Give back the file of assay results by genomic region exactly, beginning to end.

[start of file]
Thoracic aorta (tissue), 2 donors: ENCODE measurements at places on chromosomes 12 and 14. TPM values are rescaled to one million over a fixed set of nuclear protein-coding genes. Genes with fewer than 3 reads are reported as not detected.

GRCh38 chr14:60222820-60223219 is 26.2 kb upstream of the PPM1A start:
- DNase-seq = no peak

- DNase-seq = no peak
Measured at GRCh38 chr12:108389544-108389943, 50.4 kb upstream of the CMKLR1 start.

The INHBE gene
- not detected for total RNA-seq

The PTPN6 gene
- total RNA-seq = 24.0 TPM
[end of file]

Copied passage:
Thoracic aorta (tissue), 2 donors: ENCODE measurements at places on chromosomes 12 and 14. TPM values are rescaled to one million over a fixed set of nuclear protein-coding genes. Genes with fewer than 3 reads are reported as not detected.

GRCh38 chr14:60222820-60223219 is 26.2 kb upstream of the PPM1A start:
- DNase-seq = no peak

- DNase-seq = no peak
Measured at GRCh38 chr12:108389544-108389943, 50.4 kb upstream of the CMKLR1 start.

The INHBE gene
- not detected for total RNA-seq

The PTPN6 gene
- total RNA-seq = 24.0 TPM